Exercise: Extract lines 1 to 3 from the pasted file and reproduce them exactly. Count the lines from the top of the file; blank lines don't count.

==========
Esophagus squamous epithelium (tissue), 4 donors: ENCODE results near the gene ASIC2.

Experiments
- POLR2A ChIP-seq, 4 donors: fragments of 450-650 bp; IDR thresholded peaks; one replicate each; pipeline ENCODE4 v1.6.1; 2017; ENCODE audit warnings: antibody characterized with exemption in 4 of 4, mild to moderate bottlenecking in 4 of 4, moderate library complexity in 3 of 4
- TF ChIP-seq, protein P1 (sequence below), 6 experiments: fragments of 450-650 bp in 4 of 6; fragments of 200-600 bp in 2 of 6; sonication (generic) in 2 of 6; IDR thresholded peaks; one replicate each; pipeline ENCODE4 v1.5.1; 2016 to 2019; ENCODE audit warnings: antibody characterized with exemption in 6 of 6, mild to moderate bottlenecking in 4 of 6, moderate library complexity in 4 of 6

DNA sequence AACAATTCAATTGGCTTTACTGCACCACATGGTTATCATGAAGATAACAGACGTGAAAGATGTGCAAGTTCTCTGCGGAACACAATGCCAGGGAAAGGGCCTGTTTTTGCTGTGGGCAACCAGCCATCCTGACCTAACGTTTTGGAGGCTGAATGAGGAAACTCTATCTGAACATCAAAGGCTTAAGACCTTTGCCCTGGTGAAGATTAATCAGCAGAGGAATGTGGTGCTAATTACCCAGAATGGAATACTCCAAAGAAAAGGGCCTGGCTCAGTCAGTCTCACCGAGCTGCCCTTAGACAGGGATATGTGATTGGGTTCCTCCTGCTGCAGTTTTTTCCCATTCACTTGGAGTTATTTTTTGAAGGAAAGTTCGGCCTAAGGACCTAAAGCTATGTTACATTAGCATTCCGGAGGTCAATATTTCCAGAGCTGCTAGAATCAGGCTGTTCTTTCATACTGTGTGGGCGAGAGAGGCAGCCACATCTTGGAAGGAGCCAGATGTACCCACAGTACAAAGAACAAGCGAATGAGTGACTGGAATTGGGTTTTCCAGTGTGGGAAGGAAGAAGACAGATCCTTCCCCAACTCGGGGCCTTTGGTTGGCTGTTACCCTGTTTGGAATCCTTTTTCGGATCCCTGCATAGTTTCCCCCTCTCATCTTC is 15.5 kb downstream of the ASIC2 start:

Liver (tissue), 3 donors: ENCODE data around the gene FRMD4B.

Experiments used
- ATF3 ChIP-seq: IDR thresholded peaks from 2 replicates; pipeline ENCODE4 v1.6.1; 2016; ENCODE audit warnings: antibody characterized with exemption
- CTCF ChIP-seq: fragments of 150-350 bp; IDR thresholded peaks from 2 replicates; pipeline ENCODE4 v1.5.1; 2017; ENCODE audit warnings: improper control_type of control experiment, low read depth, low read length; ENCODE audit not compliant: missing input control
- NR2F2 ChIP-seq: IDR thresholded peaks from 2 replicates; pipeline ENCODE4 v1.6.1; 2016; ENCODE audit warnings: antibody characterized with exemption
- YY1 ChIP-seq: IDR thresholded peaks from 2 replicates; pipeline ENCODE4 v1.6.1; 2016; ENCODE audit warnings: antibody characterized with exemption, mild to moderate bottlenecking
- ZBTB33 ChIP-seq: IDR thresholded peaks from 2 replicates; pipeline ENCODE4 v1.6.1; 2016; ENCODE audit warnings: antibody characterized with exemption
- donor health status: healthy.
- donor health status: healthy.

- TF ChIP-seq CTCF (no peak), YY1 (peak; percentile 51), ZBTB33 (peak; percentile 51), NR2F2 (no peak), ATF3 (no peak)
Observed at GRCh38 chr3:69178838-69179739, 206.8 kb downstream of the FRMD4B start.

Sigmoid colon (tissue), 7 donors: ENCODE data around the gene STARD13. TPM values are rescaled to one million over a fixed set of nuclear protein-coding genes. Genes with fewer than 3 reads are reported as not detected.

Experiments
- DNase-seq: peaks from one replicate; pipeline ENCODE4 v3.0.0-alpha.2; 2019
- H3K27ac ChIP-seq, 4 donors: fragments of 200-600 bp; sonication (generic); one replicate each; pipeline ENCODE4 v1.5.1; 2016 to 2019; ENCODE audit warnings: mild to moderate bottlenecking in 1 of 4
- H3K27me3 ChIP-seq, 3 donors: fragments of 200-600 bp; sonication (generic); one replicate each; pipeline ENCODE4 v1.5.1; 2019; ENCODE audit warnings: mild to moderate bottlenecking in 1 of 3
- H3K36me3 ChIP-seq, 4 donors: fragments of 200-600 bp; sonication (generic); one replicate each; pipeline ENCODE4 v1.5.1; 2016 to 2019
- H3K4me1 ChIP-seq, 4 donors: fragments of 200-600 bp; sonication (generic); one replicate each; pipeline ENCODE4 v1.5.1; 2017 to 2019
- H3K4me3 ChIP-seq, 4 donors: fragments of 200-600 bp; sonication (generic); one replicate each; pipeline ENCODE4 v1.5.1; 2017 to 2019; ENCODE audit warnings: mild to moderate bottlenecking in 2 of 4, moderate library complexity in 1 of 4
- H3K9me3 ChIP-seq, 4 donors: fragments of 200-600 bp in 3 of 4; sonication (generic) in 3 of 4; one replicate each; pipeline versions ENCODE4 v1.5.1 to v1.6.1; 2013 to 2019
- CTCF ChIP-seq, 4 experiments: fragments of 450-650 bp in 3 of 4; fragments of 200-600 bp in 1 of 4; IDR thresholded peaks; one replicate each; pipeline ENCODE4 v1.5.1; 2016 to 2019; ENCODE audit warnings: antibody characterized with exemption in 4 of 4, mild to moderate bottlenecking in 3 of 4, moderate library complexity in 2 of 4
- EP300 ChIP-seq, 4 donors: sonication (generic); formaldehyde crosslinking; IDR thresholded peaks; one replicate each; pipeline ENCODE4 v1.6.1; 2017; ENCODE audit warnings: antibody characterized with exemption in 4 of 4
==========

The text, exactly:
Esophagus squamous epithelium (tissue), 4 donors: ENCODE results near the gene ASIC2.

Experiments
- POLR2A ChIP-seq, 4 donors: fragments of 450-650 bp; IDR thresholded peaks; one replicate each; pipeline ENCODE4 v1.6.1; 2017; ENCODE audit warnings: antibody characterized with exemption in 4 of 4, mild to moderate bottlenecking in 4 of 4, moderate library complexity in 3 of 4